Postby Traintime » Sat Mar 10, 2018 6:40 pm

Link to early history of B. Nathan/Nathan-Dohrmann/Dohrmann Commercial Co. : https://www.immigrantentrepreneurship.o ... hp?rec=241

Add'l--M. Seller of M. Seller & Co. Portland/Seattle/Spokane (serving near states) died in 1915, but firm survived. In 1916, Seller purchased stock and goodwill of the Portland-based Prael, Hegele & Co. with intent to close the latter. Dohrmann Hotel Supply, formed in this era, eventually occupies the territory where Seller operated including Salt Lake City. As stated in notes from above link, all crockery companies normally dealt in flatwares (ie, silverwares).

Traintime
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Re: Restaurantware Suppliers In Silverwares

Postby Traintime » Sun Mar 11, 2018 1:39 pm

Washington State records of corporations operating there show Dohrman Hotel Supply (San Fran. based) working in 1918. In addition, Brodie Hotel Supply (c.1969-1980's) becomes Brodie/Dohrmann through aquisitions over time...sells out to S. E. Rykoff. (Brodie silverware can be back-marked with their name.)

Traintime
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Re: Restaurantware Suppliers In Silverwares

Postby Traintime » Wed May 09, 2018 10:55 am

A hammered-metal silverplated fork bearing a topmark (script name) for Liggett's was spotted with a supplier name (back cast) for Barth-Pick. Albert Pick was formally incorporated during the 1920's and subsequently merged with the L. Barth Company in that decade. Pick had specialized in design and set-up of dining services, especially commissary and lunch-room types, as well as acting as a supplier. Liggett's Drug Store chain was separate but related to Louis Liggett's United Drug Company. This firm also controlled the Rexall branding used by other chains. In addition, a specially equipped Rexall Train toured the United States during the 1930's promoting the company's products [An unidentified dining service could exist for the Pullman car carried in the train, staffed by Pullman]. So far, none of the Liggett china is known to carry a supplier backstamp. How far Pick and/or Barth went into providing the dining supplies, and for how long, is not clear.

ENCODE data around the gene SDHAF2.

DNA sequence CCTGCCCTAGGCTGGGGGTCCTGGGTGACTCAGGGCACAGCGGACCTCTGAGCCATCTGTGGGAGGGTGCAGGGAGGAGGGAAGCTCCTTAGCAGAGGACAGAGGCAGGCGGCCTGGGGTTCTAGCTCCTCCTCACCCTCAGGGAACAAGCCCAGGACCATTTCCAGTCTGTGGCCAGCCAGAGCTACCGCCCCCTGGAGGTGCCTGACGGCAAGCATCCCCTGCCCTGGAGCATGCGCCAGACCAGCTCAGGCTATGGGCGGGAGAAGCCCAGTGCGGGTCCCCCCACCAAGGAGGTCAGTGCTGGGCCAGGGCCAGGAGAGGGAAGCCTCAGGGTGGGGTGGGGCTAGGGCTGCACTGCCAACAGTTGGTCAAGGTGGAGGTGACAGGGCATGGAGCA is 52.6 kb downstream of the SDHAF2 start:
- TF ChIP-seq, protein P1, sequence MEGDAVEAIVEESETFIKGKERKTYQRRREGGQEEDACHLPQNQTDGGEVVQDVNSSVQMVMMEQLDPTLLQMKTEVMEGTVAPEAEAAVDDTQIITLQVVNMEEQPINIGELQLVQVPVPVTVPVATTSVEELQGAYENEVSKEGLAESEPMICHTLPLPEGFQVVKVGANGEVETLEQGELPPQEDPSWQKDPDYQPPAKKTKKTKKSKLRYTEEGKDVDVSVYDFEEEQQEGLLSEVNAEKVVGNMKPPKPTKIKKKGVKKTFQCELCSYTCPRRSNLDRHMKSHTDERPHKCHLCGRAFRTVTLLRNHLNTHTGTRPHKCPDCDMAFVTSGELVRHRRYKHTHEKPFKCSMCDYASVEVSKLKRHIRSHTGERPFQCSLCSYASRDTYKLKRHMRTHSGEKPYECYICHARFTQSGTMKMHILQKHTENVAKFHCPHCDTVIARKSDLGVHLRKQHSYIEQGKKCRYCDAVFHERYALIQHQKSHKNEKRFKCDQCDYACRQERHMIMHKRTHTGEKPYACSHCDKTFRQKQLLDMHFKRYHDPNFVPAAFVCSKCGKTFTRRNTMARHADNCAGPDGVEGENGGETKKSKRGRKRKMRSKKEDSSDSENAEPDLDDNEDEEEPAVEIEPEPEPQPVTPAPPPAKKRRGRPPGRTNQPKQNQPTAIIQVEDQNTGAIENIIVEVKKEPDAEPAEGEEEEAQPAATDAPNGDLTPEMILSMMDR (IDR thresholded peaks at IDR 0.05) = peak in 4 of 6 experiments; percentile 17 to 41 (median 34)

Traintime
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Re: Restaurantware Suppliers In Silverwares

Postby Traintime » Thu Jun 07, 2018 12:24 pm

The hammered metal flatware mentioned above would likely be the Franklin Pattern of 1919- (also made under the E.H.H. Smith company mark).

Traintime
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Re: Restaurantware Suppliers In Silverwares

Postby Traintime » Tue Sep 11, 2018 8:51 am

Clarifying notes on commercial flatware carrying Victor S(ilver) Company mark. Victor was originally a brand name of Derby Silver Company used only on holloware, Derby having ceased production of flatware sometime before c.1879 (using old Redfield & Rice tooling). While Derby became part of International Silver Company, the Victor name did not appear on flatware until c.1922. However, patterns used for Victor date back to at least 1905 and were produced by differing member firms at their plants. International had a commercial or hotel division from the early 1900's until 1972 (when it became World Tableware). Wares for this division would have come from the varying plants carrying their own marks until the Victor name came into use for that line (and possibly concurrent with that useage). Victor was not a division, but a brand and only for commercial clients on flatware.

Traintime
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Re: Restaurantware Suppliers In Silverwares

Postby Traintime » Wed Sep 12, 2018 11:35 pm

A museumy site covering The Liquid Carbonic Corporation which supplied Wm A. Rogers 1899- Lenora Pattern (b/s "The Liquid" in horizontal Diamond) for soda fountains they designed: https://www.drugstoremuseum.com/soda-fo ... rbonic-co/